A bimonthly magazine on international affairs, edited in Germany's capital

Tinker, Tailor, Soldier, “Volunteer”

A KGB Christmas card has found its way to our offices.

An exclusive report on the inner workings of Russian intelligence in Ukraine, from the Berlin Policy Journal’s network of highly placed (fictional) intelligence operatives.


© REUTERS/Denis Sinyakov

The NSA (or maybe the BND – the provenance remains murky) just made the coup of the year. It intercepted the top secret 2015 Christmas congratulations the KGB (sorry – the FSB) sent to its operatives in Ukraine. Back in President Vladimir Putin’s own time in Dresden as a young KGB major, the annual pat-on-the-back was issued at New Year’s; but ever since Putin embraced Russian Orthodoxy, the chief official benediction has come instead on Christmas (valid this year until January 7, following the Orthodox calendar).

Here it is, in an exclusive for the Berlin Policy Journal:

Comrades! You have performed beyond all expectations, as even the dullard Barack Obama will finally have to concede in 2016. Here’s the state of play:

By pulling our 100-mm-plus guns back from the Donbass frontline in September and killing no more than one or two Ukrainian fascists per day with 82-mm mortars and Grad multiple rocket launchers, we have convinced our Younger Brother upstarts that we no longer pose a threat to them. You FSB folks have therefore helped to accomplish what the hotshot spetsnaz and even our glorious military troops failed to achieve: we have made the Ukrainians lower their guard, even as we continue to send tanks and other persuaders over their border.

Take the Ukrainian oligarchs. (OK, they aren’t as rich as our oligarchs, with only five billionaires, but they did deploy start-up militias that prevented us from reconquering Catherine the Great’s Novorossiya in 2014.) Even these tycoons don’t worry about us anymore, and have resumed fighting each other tooth and nail. Dmytro Firtash (a has-been dropout from the billionaire list) has found out in his Vienna exile and Ihor Kolomoysky (#2 on the billionaire list) in his Swiss and Israeli domiciles that what we always said about the West was true – that its kleptocracies are no different from our own. The pious condemnations of Ukraine’s “cancer of corruption” voiced by American Vice President Joe Biden are just hypocrisy; isn’t his own son on the board of a minor Ukrainian oligarch? Make sure the Russia Today (RT) TV broadcasts in your area keep pounding away on this kompromat.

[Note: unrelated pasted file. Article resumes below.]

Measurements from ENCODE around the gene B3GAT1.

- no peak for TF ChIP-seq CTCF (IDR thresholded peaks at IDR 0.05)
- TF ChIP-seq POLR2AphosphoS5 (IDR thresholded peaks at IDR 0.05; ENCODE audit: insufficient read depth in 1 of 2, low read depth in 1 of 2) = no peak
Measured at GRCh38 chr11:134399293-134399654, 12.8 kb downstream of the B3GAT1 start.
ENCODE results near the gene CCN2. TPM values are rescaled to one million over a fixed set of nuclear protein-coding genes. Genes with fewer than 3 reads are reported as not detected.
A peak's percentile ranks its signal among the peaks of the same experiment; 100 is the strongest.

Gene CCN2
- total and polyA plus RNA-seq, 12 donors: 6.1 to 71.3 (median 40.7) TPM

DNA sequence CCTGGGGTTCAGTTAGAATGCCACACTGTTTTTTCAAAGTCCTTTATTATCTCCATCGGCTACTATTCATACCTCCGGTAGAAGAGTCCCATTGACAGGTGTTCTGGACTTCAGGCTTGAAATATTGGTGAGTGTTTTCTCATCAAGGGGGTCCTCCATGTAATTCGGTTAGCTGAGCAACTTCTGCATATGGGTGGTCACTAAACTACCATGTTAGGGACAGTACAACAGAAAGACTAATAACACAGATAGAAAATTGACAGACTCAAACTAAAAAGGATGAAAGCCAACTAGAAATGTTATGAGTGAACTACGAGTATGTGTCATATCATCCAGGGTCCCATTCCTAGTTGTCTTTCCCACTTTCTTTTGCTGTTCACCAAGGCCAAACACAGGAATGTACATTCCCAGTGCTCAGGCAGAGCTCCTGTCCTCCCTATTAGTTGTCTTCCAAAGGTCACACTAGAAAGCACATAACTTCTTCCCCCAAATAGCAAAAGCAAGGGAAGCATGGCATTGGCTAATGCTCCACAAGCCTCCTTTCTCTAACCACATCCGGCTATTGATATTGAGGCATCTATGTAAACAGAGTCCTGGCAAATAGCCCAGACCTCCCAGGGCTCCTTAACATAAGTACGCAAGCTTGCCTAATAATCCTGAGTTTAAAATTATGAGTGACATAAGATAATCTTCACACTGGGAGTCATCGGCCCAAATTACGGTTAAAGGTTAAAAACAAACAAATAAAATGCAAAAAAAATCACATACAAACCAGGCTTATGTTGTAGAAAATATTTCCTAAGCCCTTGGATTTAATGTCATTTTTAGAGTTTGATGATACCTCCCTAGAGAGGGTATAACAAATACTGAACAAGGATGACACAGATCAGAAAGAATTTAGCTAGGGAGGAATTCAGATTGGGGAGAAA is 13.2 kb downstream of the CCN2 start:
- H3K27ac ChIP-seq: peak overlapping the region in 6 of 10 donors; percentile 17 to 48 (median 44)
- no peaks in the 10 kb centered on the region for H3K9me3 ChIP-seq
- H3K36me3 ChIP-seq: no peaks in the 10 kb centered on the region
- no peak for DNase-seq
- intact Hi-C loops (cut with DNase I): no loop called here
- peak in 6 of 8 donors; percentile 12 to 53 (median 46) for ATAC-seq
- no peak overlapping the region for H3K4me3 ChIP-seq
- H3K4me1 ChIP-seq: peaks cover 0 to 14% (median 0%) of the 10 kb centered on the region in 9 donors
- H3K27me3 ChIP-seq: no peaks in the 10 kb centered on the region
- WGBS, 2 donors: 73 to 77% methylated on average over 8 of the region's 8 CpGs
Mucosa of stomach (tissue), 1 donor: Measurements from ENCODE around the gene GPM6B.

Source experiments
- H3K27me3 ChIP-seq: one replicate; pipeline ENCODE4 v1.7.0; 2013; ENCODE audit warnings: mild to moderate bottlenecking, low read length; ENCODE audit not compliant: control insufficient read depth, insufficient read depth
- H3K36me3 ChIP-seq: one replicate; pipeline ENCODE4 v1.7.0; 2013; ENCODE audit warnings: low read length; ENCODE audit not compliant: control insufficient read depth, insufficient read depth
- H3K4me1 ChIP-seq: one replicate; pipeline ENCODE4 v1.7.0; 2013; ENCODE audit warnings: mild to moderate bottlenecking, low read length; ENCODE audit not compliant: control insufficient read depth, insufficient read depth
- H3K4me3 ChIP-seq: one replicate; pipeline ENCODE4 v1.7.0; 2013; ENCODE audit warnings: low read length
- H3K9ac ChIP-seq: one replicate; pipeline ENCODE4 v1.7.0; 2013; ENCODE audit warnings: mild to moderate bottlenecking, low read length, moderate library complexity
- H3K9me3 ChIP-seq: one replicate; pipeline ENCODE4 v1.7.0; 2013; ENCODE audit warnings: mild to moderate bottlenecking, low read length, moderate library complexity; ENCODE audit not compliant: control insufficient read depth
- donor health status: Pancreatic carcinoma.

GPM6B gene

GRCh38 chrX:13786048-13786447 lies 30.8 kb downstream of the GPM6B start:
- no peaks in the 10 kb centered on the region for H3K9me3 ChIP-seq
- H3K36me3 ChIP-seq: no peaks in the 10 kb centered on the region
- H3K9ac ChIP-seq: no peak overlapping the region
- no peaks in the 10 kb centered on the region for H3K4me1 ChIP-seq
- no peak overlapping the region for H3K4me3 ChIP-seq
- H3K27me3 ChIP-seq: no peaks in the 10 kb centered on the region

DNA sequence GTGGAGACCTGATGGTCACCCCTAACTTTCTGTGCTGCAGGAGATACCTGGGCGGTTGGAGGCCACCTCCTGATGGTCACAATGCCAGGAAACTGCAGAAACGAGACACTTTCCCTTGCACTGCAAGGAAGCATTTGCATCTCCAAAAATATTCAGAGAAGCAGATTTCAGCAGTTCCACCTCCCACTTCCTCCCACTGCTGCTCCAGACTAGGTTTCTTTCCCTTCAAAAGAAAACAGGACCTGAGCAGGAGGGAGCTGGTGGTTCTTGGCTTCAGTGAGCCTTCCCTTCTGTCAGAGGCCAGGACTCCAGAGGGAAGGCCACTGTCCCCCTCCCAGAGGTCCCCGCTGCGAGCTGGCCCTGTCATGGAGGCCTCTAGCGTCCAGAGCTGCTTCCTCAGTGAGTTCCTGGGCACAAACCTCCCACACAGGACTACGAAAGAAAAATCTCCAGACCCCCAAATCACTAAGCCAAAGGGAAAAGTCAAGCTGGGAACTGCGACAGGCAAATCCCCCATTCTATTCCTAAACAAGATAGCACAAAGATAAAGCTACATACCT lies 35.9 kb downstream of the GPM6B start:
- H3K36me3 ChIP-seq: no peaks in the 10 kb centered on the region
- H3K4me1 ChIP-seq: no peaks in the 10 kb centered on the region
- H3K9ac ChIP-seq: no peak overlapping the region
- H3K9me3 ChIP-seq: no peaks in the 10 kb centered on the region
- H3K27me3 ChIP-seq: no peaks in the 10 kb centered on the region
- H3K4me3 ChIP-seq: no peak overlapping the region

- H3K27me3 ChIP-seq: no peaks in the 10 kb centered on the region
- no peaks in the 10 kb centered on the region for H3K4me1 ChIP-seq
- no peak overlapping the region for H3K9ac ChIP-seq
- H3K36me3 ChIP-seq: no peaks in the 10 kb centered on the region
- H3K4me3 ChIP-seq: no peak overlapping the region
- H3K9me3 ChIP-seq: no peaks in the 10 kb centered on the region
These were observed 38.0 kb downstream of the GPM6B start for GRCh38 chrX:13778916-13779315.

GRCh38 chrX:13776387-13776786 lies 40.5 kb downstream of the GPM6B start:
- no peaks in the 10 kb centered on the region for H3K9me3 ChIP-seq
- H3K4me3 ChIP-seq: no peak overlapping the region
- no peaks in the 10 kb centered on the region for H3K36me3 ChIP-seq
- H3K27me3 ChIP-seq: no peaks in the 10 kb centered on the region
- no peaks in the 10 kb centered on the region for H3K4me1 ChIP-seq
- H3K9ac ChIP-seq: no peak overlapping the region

True, we tried to induce Ukrainian complacency once before, in spring of last year, and didn’t succeed, even when we massed 80,000 troops on high alert on three sides of Ukraine and feinted as though we planned on attacking. Oddly enough, this didn’t convince our Younger Brothers that they owe us Older Brothers their allegiance – instead, they just got more and more anti-Russian. We were too optimistic when we bluffed and didn’t actually attack; we thought the Kiev government would just collapse on its own. But it didn’t – not then.

This time, though, we’re playing it smarter, while Ukraine is playing it dumber. Our genius president is totally ignoring Ukraine and showing that Russia is a great power in Syria instead. That has made Ukrainian oligarchs think they can savage each other scot-free, and they’ve abandoned their crisis solidarity. They’re doing our job for us, just as they did a decade ago, when the first Maidan revolution imploded. And none of the top crooks are being investigated, let alone jailed.

Even the Euromaidan fanatics are helping us. The nationalist right (not a good nationalist right like the Front National we finance in France, but a bad nationalist right that demonizes us) is picking street fights with the center, and some of them seem to be amateurishly fencing stolen paintings from a provincial Dutch art museum. The whole Euromaidan crowd (with a lot of assistance from Georgia’s expat Mikheil Saakashvili) are firing their rhetorical big guns at marginal guys like Prime Minister Arseniy Yatsenyuk. The PM is now down to 1 or 2 percent in the polls anyway, since the public blames him for the reforms that tripled electricity prices and for the 12 percent drop in GDP this year. That’s super – the good old trick of using an anti-corruption drive to crush your weaker enemies works every time.

The upshot is this: Ukrainians are tired of the war after taking a beating for two years. They are tired of the government reforms, which still bring nothing but trouble. Some nostalgia for stable Russian hegemony is even coming back – a good point for RT to stress in its broadcasts, for those of you in the influence department. (Just don’t push it in the separatist Donbass, where the villagers who have stayed in their wrecked houses are eager for the end of war, and are starting to demand wages equal to the Russian “volunteer” soldiers – who are officially not there, but are getting paid quadruple the locals’ wages.)

Ukraine’s fatigue will therefore inevitably lead to the fall of Yatsenyuk and the present government coalition – and to early parliamentary elections next spring, which will restore an old guard that understands the respect they owe us Older Brothers.

So keep up the good work! S novym godom! Slava Rossii!